The result? The binding on those 5 blankets went on like a dream! Not a snag, not a bunch, not a curse word while sewing on 10 ends. Yippee! I’ve apparently found the magic combination of techniques to make this once-horrible task not bad at all. I’m really pleased with the results. If I was a bit more obsessive than I am, I’d rip the binding off those first two blankets and redo them. (You can see how much smoother the binding is on the heart blankets than on that cotton flannel.) But I won’t. I may be crazy, but not that crazy.

Your turn: have you used online tips to make your life easier?

13 comments to Handwoven Baby Blankets, part 3

  • Dee

    I just found your site. Beautiful blankets. Can you tell me what flannel cotton is and where you got it? I am learning a lot.
    Thanks so much

    • Peg Cherre

      Gee, Dee, I’d LIKE to tell you what cotton flannel is, but I can’t say I really know myself. It’s definitely a very soft cotton, it may be brushed, and it’s sort of a thick & thin type of yarn. I bought mine from a woman on eBay. I just checked her shop and she doesn’t have any more right now…don’t know if she ever does any more. Her shop is Hope this helps!

  • […] I had this problem before, and solved it, and blogged about it! All I had to do was go find that blog post and see how I did […]

  • Dinah Coble

    Thanks for your tips on sewing the blanket binding on. I’m wondering if you full yiur blankets before you add the binding or at the same time.

    • Peg Cherre

      Dinah – My blankets are cotton, so they don’t full like wool or some other fibers. I do sew the binding on before washing & drying the blankets.

  • […] wove 4 cotton flannel baby blankets in variegated yarn. I’ve woven them before, but didn’t have any all last year. They’re so soft and colorful, they usually sell […]

  • Kathy

    I’ve just found your site and all of a sudden 1 1/2 hours have passed! A question though. I have never put a binding on my blankets. I either have a short twisted fringe or I hem them using a walking foot and it goes very fast. May I ask if there is a reason for the binding? Your blankets are lovely.

    • Peg Cherre

      Thanks so much for the compliment, Kathy – you spent an hour and a half reading my stuff? Wow!

      Anyway, here’s why I bind my baby blankets: I don’t think babies and fringe go well together. Initially I primarily did rolled hems (I don’t have a walking foot, just a regular presser foot). Parents and grandparents kept requesting binding. Babies and little children love the silkiness of that binding. So now I bind them all, unless a rolled hem is specifically requested.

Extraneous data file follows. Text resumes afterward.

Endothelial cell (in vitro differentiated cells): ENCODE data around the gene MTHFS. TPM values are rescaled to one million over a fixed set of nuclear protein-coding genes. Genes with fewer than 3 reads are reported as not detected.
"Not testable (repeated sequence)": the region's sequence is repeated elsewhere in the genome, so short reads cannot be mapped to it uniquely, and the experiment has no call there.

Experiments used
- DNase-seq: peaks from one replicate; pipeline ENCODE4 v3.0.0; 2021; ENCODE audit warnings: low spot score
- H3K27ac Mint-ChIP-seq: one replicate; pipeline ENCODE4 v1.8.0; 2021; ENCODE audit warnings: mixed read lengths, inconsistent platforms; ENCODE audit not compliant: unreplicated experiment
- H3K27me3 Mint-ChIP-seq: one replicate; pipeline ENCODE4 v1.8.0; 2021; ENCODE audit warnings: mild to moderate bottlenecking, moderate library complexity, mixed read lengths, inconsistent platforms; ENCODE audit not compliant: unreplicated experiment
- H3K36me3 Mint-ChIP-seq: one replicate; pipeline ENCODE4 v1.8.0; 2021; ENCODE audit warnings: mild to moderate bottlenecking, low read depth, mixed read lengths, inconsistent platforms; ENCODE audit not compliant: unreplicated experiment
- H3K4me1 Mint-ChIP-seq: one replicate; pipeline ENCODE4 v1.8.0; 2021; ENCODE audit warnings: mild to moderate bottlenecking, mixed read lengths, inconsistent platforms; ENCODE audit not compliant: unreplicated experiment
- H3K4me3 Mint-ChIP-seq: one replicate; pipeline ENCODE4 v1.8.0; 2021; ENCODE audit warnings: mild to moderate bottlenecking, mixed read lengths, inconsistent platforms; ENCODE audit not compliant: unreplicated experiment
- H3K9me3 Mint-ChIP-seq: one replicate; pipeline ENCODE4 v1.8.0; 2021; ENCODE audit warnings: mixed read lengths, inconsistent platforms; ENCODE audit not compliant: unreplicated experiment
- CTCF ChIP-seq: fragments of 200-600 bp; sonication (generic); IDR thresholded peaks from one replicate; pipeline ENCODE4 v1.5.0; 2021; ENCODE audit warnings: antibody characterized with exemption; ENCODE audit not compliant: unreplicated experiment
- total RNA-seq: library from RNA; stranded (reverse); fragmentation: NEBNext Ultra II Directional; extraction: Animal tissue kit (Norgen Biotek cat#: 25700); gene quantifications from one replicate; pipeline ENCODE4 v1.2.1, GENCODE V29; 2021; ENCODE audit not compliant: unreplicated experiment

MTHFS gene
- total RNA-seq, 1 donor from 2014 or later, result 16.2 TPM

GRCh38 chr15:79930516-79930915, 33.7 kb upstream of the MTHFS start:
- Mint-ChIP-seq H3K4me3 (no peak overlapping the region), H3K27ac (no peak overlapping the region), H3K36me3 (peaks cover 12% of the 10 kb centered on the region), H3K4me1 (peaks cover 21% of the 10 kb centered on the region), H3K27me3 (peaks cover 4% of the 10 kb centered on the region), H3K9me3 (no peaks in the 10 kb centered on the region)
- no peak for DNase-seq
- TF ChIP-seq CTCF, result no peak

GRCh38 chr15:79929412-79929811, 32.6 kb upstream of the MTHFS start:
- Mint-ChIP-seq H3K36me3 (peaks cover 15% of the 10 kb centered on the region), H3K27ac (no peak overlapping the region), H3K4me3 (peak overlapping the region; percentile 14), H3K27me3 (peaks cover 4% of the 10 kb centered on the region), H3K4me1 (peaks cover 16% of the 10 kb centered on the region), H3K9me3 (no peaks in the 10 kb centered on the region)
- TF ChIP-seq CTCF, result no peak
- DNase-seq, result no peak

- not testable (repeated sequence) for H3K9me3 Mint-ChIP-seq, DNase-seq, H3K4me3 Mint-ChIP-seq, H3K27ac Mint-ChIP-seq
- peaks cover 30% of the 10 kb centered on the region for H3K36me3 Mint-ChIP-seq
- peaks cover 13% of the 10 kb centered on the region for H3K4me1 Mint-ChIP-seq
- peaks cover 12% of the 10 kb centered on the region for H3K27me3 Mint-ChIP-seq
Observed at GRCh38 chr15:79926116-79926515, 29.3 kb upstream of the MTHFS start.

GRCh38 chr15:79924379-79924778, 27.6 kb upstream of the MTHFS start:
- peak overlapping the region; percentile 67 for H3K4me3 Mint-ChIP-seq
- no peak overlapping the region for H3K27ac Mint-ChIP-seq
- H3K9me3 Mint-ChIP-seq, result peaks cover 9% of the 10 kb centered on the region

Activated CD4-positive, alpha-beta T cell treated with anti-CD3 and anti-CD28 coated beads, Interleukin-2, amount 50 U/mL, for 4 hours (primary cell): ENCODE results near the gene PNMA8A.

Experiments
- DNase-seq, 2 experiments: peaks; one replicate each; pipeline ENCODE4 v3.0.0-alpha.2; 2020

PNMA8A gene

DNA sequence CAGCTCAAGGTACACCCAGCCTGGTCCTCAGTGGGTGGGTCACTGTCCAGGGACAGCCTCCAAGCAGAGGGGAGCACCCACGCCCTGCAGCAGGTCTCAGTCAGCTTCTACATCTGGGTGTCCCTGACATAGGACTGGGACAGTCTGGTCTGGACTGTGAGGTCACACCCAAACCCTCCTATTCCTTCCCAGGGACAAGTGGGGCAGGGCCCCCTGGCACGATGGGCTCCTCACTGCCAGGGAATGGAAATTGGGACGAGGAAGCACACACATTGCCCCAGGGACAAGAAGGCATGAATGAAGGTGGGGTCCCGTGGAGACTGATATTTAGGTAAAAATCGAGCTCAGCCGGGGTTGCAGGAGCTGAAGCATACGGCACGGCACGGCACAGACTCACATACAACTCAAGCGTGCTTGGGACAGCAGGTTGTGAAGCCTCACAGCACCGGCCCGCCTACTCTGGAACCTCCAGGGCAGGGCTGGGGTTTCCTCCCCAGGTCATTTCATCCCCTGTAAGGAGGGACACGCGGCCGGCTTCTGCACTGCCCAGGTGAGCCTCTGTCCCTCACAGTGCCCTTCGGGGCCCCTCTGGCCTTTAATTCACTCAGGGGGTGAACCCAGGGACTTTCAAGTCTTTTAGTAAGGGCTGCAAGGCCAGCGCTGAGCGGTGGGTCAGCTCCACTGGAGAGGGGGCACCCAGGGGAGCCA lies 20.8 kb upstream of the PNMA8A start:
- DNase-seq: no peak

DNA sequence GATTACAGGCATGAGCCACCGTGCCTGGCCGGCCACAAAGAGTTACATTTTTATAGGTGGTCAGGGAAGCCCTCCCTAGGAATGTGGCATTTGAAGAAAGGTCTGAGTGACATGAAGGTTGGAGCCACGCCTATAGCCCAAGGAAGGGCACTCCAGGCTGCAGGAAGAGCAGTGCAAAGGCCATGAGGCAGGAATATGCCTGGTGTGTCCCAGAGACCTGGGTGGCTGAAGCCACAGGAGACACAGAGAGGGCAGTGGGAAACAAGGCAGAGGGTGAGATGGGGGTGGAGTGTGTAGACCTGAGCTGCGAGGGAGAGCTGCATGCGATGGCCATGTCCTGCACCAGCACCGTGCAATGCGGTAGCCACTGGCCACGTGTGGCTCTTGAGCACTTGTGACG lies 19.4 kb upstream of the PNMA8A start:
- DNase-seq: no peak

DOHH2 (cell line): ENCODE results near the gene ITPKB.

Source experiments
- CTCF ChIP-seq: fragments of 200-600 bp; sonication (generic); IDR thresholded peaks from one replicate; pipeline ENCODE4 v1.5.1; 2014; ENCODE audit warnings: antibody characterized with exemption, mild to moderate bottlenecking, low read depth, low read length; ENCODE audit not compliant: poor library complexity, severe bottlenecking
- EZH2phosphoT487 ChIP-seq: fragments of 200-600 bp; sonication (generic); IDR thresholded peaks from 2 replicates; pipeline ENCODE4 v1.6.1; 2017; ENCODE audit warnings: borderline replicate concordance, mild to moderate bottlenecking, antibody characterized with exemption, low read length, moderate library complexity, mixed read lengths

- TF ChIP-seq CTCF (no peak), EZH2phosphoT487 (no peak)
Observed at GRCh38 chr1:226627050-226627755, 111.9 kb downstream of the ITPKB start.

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  • Remind me what the washing instructions will be for the blankie. Will the hats and socks have the same rules?

    • Peg Cherre

      Holy cow! I forgot to put a care tag on the blanket! It’s 100% cotton, so should be able to be tossed in the washer & dryer (I’d do cool on both to not shrink it) without a problem. The blue & green hat & blanket are acrylic – again washer & dryer. The multi hat & socks an acrylic blend – again washer & dryer.

  • Vee

    Hi. I just found your blog and I’m enjoying browsing. I really like your baby blankets and I understand what you mean regarding attaching the binding. When I bind a blanket with satin binding, I use a clear monofilament thread and a ziz-zag stitch. You can use a matching cotton thread if you don’t like monofilament. The zig-zag makes it easier to catch both edges of the binding evenly and it does not emphasize the lack of bias in the satin binding. Play around with the length of the stitch until you’re happy with how it looks with the fabric. I hope this helps make attaching the binding more pleasant and you’re more pleased with the result.



    • Peg Cherre

      Thanks, for the hints, Vee. I’ve tried the zig zag stitch on my machine before, and wasn’t so happy with it. But now that I know the OTHER hints about successful bindings, perhaps I’ll give it another shot!